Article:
Last week, I had the pleasure of testing out Oru Kayak, the world’s first origami kayak. It was wonderful!
Anton Willis, the designer, and I met at the Berkeley Marina to put his latest iteration to the test. I had been watching Anton construct the kayak for months at TechShop and had always bugged him about taking me out for a test ride. I finally got my wish.
He pulled the folded kayak, roughly the size of a large artist portfolio, out of his car and set it in the grass near the docks. A small crowd began to form as he unfolded the cut sheet of corrugated plastic, the same material as the political advertisement in your neighbor’s front lawn. The entire build time took about ten minutes, but easily could’ve been halved without the peppering of questions from the onlookers.
Before I knew it, I was paddling around the marina at a surprisingly high clip. I don’t consider myself a kayak expert, but the Oru design felt fast and comfortable. You quickly forget that it’s a neatly folded piece of plastic. The big question on my mind, and probably everyone else’s, was: how much water would it take on? It was, after all, an origami kayak. After kayaking around the marina and near the larger waves of the San Francisco Bay, I was still completely dry without a drop of water inside the vessel. Anton told me it doesn’t take on any more water than a typical kayak - spray and paddle drip.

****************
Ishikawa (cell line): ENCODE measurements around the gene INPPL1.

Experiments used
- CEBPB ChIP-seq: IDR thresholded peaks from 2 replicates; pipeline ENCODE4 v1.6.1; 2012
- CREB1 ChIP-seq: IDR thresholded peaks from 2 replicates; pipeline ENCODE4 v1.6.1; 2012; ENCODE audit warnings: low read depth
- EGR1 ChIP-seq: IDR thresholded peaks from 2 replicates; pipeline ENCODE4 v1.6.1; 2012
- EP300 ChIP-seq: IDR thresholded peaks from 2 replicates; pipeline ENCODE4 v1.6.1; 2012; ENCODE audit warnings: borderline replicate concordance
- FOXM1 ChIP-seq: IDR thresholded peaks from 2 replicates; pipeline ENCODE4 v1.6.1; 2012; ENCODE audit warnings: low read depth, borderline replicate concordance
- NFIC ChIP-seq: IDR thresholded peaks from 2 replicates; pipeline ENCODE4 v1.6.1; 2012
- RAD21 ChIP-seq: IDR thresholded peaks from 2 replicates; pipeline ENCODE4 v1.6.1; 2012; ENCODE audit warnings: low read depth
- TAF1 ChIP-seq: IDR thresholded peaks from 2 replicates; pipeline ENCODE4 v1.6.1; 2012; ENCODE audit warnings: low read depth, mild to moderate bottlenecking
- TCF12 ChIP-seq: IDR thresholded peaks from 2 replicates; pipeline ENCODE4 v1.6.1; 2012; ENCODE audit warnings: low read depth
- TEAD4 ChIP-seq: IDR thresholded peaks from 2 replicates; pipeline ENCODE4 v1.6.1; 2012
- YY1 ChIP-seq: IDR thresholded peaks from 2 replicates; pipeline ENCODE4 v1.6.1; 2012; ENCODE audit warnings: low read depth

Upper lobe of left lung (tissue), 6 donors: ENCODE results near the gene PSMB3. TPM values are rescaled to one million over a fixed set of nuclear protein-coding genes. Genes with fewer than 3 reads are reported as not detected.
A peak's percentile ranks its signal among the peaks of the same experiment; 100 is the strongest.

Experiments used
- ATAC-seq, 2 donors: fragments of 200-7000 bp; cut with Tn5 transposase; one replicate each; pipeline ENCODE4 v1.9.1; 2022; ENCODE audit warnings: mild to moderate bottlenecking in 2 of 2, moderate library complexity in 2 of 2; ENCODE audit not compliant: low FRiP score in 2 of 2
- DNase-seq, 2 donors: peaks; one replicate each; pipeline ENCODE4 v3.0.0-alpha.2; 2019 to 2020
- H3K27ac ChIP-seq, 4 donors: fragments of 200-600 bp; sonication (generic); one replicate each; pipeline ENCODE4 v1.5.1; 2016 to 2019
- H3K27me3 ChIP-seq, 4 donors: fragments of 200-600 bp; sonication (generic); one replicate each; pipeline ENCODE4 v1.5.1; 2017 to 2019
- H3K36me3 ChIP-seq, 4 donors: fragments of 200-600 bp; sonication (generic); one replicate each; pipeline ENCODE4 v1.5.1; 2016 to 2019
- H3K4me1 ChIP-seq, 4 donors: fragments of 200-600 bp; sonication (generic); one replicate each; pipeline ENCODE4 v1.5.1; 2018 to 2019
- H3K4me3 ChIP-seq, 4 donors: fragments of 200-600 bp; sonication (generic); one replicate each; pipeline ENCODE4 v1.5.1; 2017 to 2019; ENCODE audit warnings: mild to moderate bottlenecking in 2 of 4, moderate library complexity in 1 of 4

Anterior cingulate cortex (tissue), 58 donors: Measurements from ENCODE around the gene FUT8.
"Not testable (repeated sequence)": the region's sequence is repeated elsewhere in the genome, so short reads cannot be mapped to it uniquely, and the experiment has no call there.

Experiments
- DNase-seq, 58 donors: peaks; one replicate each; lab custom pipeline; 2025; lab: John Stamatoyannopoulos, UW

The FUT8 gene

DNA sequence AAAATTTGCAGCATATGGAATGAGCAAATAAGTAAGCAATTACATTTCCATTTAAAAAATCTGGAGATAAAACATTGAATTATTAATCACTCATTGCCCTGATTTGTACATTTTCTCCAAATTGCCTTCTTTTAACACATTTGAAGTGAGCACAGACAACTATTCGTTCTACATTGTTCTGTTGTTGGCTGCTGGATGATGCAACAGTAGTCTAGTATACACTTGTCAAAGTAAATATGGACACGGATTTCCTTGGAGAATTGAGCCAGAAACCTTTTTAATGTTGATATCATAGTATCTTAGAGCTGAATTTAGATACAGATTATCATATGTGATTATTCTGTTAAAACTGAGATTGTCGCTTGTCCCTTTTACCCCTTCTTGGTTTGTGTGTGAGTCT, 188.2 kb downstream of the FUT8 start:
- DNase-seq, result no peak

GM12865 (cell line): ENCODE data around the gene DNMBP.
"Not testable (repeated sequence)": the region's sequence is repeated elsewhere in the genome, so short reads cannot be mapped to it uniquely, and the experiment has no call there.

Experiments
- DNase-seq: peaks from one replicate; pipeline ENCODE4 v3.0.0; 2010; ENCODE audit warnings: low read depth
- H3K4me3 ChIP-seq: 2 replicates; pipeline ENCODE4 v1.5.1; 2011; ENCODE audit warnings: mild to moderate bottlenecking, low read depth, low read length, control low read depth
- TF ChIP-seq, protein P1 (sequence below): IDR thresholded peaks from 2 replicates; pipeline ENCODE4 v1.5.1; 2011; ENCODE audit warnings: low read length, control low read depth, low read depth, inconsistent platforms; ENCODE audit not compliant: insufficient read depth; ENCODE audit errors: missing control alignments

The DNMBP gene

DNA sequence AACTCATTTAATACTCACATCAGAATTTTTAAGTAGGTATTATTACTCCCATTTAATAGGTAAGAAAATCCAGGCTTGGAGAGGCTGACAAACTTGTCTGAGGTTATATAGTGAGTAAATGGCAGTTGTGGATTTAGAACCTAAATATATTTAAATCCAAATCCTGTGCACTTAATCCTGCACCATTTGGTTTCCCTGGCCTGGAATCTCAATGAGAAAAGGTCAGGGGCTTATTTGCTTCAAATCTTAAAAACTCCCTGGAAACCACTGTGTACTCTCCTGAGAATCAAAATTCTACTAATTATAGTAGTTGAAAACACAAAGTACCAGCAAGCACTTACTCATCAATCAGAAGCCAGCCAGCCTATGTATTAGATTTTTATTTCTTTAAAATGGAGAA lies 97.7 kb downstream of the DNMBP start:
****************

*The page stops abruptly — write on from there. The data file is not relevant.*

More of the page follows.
Anton expects the kayak to retail for about $500. You can sign up to receive the release date announcement on Oru’s website.